An Education Next report on public opinion about education issues published by the Harvard Kennedy School found that support for school choice continues to climb, especially on vouchers and tax-credit scholarships. It also found that the growing support for school choice exists primarily among black and Hispanic Democrats.
Blacks and Hispanics, regardless of party affiliation, are more likely to support charter schools and school vouchers, the report found. Tax-credit scholarships proposed by the Trump administration also received overwhelming bipartisan support, identified as the most popular form of school choice options.
Education Next, a scholarly journal, is published by the Education Next Institute and the Program on Education Policy and Governance at the Harvard Kennedy School.
The report’s key authors include Michael B. Henderson, assistant professor at Louisiana State University’s Manship School of Mass Communication; David Houston, post-doctoral fellow at the Program on Education Policy and Governance (PEPG), Harvard University; Paul E. Peterson, professor of government at Harvard and senior editor of Education Next; Martin R. West, professor of education at Harvard Graduate School of Education and editor-in-chief of Education Next.
Education Next’s 13th annual poll found that public support for school choice grew in all areas.
“Proposals to give more families the opportunity to send their child to a private school have gained support from Republicans since President Trump took office without losing support among Democrats," Marty West, editor-in-chief of Education Next, co-author of the poll, and professor at the Harvard Graduate School of Education, told The Center Square. "The latter finding is surprising and reflects the enduring popularity of the voucher concept among black and Hispanic Americans. Forging alliances at the state level between Republican legislators and Democrats representing communities of color remains the most viable path to political success for proponents of school choice.”
Support for vouchers targeting low-income families increased by 12 percent since 2016. Republican support increased by 13 percent, with opposition also falling during the same time period. Democratic support also increased to 52 percent from 42 percent in 2016.
Republican support for universal vouchers increased 20 percent over the last four years, up from 41 percent to 61 percent. Democratic support for universal vouchers increased to 52 percent from 49 percent in 2016.
The most popular form of school choice respondents identified was tax credits to fund private-school scholarships, with 58 percent of the general public supporting them. That's up from 53 percent in 2016, with 26 percent opposed. Tax-credit scholarships also received bipartisan support, with 65 percent of Republicans and 56 percent of Democrats in favor.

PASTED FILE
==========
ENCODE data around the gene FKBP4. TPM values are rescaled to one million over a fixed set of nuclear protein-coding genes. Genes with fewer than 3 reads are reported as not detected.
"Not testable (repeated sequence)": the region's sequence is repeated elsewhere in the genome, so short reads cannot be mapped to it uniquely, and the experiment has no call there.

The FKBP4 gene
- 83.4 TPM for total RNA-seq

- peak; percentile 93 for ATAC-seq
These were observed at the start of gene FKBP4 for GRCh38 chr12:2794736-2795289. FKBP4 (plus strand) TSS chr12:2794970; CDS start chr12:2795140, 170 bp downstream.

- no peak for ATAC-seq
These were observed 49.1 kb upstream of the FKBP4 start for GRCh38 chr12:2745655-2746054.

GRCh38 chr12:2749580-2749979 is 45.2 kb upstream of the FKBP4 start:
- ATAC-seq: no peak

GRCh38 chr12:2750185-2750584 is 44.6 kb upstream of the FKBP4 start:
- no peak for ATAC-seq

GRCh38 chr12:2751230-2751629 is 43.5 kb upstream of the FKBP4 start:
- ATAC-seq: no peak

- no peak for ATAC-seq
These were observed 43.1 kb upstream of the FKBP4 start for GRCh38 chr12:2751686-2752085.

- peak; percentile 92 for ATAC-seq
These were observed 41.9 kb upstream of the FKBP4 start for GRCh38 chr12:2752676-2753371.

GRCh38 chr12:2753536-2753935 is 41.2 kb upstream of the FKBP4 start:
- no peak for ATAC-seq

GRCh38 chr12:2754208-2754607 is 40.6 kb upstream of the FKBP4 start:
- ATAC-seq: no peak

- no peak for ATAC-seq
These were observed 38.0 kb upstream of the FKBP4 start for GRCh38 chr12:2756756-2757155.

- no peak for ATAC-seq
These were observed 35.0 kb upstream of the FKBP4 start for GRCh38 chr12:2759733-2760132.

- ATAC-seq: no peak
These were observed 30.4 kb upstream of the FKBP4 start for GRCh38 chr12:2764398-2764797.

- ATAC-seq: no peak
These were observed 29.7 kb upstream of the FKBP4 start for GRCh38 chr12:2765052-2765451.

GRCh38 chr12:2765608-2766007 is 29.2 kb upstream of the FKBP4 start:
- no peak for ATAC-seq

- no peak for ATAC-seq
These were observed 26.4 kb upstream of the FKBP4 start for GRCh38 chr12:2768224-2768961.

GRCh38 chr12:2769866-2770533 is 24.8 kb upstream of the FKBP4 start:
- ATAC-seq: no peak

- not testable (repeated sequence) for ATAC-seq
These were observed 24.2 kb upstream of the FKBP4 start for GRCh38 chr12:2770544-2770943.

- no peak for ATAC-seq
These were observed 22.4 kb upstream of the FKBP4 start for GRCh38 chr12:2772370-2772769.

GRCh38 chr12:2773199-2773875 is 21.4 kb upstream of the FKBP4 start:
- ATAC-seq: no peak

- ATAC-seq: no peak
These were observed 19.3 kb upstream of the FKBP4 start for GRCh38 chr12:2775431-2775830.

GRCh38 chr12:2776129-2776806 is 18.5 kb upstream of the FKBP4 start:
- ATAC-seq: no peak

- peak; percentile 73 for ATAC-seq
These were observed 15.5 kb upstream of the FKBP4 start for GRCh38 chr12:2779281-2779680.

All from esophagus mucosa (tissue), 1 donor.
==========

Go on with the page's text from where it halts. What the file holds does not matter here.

"Education Next’s polling confirms what we’ve been seeing for some time in Pennsylvania," Marc LeBlond, senior policy analyst at the Commonwealth Foundation, told The Center Square.
"Education choice benefits all students, particularly minorities and low-income families, who are more likely to be trapped in a school that doesn’t meet their needs. Seventy-six percent of likely Pennsylvania voters favored the Educational Improvement Tax Credit program, with 83 percent support in Philadelphia – the poorest big city in America. Schools like Gesu School and Logos Academy are closing the achievement gap among these underserved populations thanks to tax credit scholarships. But with thousands of students denied scholarship opportunities each year, and over 150,000 at-risk youth, the need for education choice expansion in Pennsylvania is more urgent than ever."
Public support for charter schools also climbed to 48 percent from a low of 39 percent in 2017.
“These public schools of choice foster stronger opinions than in years past, as fewer respondents take a neutral position this year than in any year since we began asking this question in 2013,” the authors of the report state.
Among party lines, 61 percent of Republicans and 40 percent of Democrats support charter schools.
School choice divides the Democratic Party along racial and ethnic lines, the report found. Black Democrats overwhelmingly support targeted school vouchers (70 percent), universal vouchers (64 percent), and charter schools (54 percent).
Among Hispanic Democrats, 67 percent support targeted school vouchers, 58 percent support universal vouchers, and 58 percent support charter schools.
Compared to these groups, only 40 percent of non-Hispanic White Democrats support targeted vouchers, 46 percent support universal vouchers, and 30 percent support charter schools.
The 2019 EdNext Poll also assessed public opinion on teachers unions and the right to strike, teacher tenure, annual testing, merit pay, in-state tuition for illegal aliens, among other issues.